Books I Read In January 2013

January 2013

Hunter’s Moon – David Devereux
Stop me if you’ve heard this one before, but there’s a secret branch of the UK intelligence services devoted to defending the realm against supernatural threats. Where this particular novels differs from it’s brethren is in it’s central character – usually in these things the hero is something of a geek, but here the nameless protagonist is a cynical hard-man. The occult-espionage genre could possibly benefit from an injection of testosterone, and there’s certainly mileage in the idea of someone tackling occult threats with bluntly mundane means, but this is not the book to do it. The protagonist is highly skilled in both magic and the traditional action man skillset, in fact he seems to be highly skilled in pretty much everything. He’s a great spy, and a lethal fighter, and he’s good at magic, and women find him irresistible, and also he’s great at playing blues guitar – basically the fantasy figure of an adolescent boy of limited imagination. Which wouldn’t be an insurmountable flaw if it was at least done entertainingly, but aside from the odd spark it’s at best workmanlike and frequently tedious. There’s also an unpleasant strain of misogyny running through the whole thing, from a plot revolving around ‘feminist’ witches to the way all the female characters are primarily described in terms of how fuckable they are. If it’s not offensive, it’s because the whole thing is too stupid to take seriously. At one point he accidentally interrogates a woman to death whilst trying to get information out of her using a combination of drugs and bondage. Which sounds absolutely horrific, except on the page it’s just plain stupid1. The whole thing is just dispiriting, made even worse by the fact that the sub-Andy McNab protagonist is clearly intended to be seen as totally awesome. Tedious rubbish seemingly aimed at people who complain about ‘political correctness’.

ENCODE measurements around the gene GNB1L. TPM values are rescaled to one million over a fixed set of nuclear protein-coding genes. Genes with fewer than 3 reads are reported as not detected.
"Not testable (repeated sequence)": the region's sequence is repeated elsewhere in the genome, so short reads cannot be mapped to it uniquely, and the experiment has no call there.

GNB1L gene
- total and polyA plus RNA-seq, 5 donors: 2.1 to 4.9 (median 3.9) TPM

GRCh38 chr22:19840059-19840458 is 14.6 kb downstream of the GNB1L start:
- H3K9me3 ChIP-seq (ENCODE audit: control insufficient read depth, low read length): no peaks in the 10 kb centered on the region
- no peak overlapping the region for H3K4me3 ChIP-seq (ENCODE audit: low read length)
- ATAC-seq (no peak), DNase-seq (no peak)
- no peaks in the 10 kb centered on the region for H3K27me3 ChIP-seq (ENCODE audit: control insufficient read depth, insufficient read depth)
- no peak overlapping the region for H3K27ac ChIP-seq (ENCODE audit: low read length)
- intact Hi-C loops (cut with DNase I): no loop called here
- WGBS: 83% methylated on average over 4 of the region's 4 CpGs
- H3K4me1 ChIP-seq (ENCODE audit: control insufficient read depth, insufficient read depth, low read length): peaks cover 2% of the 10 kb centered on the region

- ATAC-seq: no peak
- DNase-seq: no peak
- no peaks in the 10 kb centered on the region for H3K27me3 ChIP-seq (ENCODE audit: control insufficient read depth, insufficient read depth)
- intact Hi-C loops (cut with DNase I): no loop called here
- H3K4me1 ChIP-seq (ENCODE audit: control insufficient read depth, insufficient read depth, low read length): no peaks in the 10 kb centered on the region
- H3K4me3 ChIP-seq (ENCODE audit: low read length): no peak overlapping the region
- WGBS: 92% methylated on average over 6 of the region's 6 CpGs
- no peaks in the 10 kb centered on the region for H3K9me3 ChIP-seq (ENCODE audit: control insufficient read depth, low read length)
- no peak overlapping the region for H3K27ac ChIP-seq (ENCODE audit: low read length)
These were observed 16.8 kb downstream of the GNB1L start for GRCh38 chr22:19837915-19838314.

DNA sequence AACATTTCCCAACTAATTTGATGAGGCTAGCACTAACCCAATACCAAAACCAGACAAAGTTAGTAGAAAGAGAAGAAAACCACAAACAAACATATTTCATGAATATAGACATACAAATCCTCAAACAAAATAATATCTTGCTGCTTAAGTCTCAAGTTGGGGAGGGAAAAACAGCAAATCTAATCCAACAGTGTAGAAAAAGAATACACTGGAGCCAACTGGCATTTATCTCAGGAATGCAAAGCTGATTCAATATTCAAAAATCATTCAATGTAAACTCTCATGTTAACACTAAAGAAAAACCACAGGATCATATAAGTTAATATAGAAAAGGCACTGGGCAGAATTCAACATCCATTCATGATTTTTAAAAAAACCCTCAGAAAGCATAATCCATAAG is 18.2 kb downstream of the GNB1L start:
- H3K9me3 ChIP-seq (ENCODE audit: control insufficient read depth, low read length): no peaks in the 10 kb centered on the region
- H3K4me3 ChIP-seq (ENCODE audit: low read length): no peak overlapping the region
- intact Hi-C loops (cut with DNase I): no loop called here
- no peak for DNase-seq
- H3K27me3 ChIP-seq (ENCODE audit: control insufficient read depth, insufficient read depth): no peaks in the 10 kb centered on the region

Fast Machine – Elizabeth Ellen